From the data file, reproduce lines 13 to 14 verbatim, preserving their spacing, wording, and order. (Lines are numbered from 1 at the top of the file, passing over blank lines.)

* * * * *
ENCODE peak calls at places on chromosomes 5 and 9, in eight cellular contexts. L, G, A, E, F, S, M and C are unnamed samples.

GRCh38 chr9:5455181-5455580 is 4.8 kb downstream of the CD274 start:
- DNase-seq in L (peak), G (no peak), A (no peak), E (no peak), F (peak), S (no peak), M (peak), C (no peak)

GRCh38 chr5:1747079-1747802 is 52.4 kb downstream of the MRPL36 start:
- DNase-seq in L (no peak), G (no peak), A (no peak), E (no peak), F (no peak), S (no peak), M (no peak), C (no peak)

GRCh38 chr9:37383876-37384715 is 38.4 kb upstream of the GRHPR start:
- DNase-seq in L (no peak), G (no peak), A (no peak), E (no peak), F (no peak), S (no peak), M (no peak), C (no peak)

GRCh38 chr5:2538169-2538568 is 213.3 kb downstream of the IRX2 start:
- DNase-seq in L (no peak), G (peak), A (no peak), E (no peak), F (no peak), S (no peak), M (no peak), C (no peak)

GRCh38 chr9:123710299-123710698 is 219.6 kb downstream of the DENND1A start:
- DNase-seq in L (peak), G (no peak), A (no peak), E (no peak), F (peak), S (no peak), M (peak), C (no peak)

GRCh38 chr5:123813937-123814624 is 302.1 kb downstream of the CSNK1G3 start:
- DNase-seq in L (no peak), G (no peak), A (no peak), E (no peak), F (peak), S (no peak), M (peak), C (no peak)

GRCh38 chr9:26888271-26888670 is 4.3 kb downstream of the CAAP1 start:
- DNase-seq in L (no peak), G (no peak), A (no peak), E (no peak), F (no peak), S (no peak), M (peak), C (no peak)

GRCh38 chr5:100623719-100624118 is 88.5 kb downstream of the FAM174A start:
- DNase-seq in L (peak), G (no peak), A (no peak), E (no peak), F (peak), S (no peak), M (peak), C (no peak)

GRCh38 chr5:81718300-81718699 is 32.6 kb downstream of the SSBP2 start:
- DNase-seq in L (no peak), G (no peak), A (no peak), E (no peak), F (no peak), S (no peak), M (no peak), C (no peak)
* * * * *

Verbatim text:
- DNase-seq in L (no peak), G (no peak), A (no peak), E (no peak), F (peak), S (no peak), M (peak), C (no peak)

GRCh38 chr9:26888271-26888670 is 4.3 kb downstream of the CAAP1 start: